Vacuum Planters with Cell Disks. Historically, cell disks were standard with several vacuum planters. Seed is partially held in place by the cell and partially by the vacuum pressure. To aid plantability, different cell sizes and vacuum pressures can be combined to fit a given seed size and shape. Running a disk with cells that are on the larger end of the acceptable range for a given seed size may increase the potential for doubles, even if the vacuum pressure is on the lower side of the acceptable range. Additionally, running low vacuum pressures increases the risk that seed could be shaken off of the disk when planting over rough ground, resulting in increased skips. A preferred tactic is to use a disk with cells that are on the smaller end of the acceptable range and running vacuum pressures on the higher end of the acceptable range. The latter option helps reduce doubles as well as skips.
Vacuum Planters with Flat Disks. Recently, the adoption of the flat disk has increased as they are less sensitive to various seed sizes and shapes, thereby providing more consistent plantability with less need to adjust vacuum pressure. Two examples of flat disks include the John Deere® ProMAX 40 Flat and the eSet® system from Precision Planting. Generally there is an additional component or two that is needed for singulation when using flat disks. The ProMAX 40 Flat disk requires a double eliminator and a knock-out wheel. The eSet system uses a non-adjustable singulator. While there are differences between the systems, they both greatly reduce the need to adjust vacuum pressure to account for seed size and shape variations, thereby improving the plantability of various seed sizes and shapes versus cell disks4. Please note that flat seed disks may need a slightly different working environment than cell disks. New flat disk users may benefit by visiting their equipment dealer for inspection and testing of their seed meters.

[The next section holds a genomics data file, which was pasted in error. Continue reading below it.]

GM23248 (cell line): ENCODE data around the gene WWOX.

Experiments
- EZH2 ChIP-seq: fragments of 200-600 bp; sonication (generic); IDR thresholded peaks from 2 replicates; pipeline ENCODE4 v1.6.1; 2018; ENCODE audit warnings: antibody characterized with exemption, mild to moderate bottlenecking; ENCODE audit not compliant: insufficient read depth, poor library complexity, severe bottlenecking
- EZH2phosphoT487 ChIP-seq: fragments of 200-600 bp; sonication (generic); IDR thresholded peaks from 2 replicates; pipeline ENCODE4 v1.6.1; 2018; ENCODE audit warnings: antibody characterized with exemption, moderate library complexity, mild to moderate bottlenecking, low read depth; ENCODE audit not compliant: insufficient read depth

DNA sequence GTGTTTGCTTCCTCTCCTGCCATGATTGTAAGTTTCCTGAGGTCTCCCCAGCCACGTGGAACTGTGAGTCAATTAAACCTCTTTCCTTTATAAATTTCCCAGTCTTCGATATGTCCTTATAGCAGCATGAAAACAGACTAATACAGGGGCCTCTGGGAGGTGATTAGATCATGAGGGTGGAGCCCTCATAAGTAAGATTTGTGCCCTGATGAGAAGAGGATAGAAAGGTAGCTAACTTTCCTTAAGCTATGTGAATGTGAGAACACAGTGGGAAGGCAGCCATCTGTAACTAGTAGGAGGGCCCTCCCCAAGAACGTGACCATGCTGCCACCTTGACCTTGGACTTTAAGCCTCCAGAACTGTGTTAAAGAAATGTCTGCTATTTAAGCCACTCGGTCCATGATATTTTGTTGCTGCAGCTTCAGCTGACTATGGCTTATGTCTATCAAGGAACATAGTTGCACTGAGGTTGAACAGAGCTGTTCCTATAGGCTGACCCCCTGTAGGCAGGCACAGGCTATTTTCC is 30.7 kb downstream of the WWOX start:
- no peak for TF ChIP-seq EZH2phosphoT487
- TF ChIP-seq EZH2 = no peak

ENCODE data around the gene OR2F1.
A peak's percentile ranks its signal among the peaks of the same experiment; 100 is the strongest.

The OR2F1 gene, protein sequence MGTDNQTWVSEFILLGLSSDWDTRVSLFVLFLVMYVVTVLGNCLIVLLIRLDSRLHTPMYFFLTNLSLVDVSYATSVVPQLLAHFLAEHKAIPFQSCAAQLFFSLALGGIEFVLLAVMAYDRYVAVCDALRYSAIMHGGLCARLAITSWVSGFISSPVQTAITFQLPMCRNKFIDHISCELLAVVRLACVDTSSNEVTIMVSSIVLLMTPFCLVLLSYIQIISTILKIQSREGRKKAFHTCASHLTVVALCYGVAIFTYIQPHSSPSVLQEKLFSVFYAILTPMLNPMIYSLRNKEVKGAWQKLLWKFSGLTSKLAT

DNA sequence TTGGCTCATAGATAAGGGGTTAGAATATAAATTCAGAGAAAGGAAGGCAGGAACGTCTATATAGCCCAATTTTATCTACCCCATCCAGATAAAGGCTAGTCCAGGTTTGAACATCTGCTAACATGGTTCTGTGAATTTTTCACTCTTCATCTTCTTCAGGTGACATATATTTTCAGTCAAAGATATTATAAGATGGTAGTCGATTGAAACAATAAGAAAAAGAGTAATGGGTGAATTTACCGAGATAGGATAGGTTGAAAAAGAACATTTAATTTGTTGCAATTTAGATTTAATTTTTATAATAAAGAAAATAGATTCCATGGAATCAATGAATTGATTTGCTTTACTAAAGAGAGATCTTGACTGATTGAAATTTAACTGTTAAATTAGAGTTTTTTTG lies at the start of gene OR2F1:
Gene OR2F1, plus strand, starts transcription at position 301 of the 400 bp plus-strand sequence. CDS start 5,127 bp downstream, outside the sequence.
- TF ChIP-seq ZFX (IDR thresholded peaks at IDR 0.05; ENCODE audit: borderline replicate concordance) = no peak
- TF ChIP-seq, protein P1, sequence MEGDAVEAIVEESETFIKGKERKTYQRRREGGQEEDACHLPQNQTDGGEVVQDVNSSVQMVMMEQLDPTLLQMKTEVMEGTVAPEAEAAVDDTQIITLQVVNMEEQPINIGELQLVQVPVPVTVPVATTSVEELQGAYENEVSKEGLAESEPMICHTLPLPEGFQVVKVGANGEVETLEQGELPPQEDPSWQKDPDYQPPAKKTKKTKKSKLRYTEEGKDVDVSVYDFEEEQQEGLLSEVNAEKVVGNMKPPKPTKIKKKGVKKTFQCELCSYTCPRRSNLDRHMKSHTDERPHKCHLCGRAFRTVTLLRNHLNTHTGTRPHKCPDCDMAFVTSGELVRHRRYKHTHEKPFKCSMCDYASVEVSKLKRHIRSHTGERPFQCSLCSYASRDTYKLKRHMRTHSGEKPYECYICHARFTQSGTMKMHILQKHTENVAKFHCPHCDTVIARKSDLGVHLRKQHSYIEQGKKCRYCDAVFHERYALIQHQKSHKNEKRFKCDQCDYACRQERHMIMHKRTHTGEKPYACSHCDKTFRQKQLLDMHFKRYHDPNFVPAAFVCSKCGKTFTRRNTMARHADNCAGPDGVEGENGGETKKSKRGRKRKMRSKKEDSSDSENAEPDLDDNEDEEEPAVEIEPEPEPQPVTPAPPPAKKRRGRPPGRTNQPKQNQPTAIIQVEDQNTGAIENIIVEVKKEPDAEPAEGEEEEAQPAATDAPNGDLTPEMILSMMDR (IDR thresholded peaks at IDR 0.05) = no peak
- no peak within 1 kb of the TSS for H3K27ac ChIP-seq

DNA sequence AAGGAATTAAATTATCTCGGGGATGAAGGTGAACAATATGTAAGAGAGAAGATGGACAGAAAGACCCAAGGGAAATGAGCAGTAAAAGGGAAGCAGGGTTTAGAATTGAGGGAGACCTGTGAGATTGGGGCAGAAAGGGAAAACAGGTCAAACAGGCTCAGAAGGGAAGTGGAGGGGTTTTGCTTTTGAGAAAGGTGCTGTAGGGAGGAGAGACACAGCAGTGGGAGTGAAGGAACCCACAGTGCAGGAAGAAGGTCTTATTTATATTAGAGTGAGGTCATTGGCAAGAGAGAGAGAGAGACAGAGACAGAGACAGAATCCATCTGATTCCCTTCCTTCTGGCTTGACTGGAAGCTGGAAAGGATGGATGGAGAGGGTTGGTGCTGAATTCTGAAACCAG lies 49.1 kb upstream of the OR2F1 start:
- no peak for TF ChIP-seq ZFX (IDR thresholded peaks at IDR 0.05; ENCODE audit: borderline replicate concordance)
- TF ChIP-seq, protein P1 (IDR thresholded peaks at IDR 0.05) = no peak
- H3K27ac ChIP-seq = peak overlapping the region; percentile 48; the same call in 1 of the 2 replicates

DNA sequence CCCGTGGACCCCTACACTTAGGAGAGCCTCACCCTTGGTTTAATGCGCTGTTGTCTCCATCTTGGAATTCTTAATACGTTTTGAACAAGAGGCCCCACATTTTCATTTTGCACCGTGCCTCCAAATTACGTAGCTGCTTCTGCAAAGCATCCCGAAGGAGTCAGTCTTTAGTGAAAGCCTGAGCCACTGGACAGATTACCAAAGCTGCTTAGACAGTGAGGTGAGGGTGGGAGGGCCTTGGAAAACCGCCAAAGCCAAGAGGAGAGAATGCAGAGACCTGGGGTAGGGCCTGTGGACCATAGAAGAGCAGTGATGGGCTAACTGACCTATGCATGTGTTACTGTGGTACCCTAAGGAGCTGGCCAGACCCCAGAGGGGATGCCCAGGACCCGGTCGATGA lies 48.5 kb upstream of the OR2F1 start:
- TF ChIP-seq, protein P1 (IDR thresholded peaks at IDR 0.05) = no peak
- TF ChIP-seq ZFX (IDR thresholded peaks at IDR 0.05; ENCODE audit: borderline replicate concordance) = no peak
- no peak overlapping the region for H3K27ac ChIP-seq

Finger Pick-up Planters. Planter speed is a major component of calibration and accurate seed placement. Planting at speeds faster than recommended in the owner’s manual may result in poor seed singulation and placement, which can adversely affect yield potential. Likewise, planting at speeds lower than the recommended range may result in a lower than intended population. Simulated planter speeds for the plantability studies conducted at Waterman were 5.5 miles per hour. Keeping a finger pick-up planter well maintained is a good way to help minimize planting errors. Some items to evaluate and adjust to manufacturer’s specifications include:
Overall, seed size does not affect genetic yield potential. Having a planter set properly can improve the opportunity to achieve an optimal stand by minimizing skips, doubles, and triples. Focusing on genetic yield potential, seed quality, increasing populations, and identifying planter settings that optimize plantability is helpful in increasing yield potential.
Warm Germination Test. A standardized Warm Germination test was established by the Association of Official Seed Analysts (AOSA). The Federal Seed Act requires seed companies to report these Warm Germination Scores for all seed lots. Since all seed is tested using the same standardized testing procedures, a 95% Warm Germination score means the same thing, regardless of which company, lab, or seed regulatory agency conducted the test.
Contrastingly, Cold Germination or “Vigor” tests are not required for compliance with state and federal seed law, nor is there a standardized test across the seed industry. Many companies, universities, and independent seed testing labs have developed and implemented various forms of Cold Germination tests to help establish and differentiate the quality of their seed beyond the legal testing requirements. Monsanto has developed and deployed a proprietary, internal vigor (Cold Germination) test in an effort to better predict emergence potential across environments. The results of this test are used internally as an integral part of the quality management system to help provide only the highest quality seed to our customers. This information is not shared outside of the quality review team, as the scores generated by the test are ultimately irrelevant in the context of other tests. For example, an 85% test result from the proprietary test Monsanto utilizes may be an equivalent or better indication of stress emergence than a 90% test result from a different, less rigorous test. Unfortunately, even if all of the variables were fully understood for each testing procedure, making a comparison of results across the tests could be misleading since it would be based on making various assumptions. The bottom line - there is no way to know the actual difference between Cold Germination scores from various testing sources in the absence of an industry standard.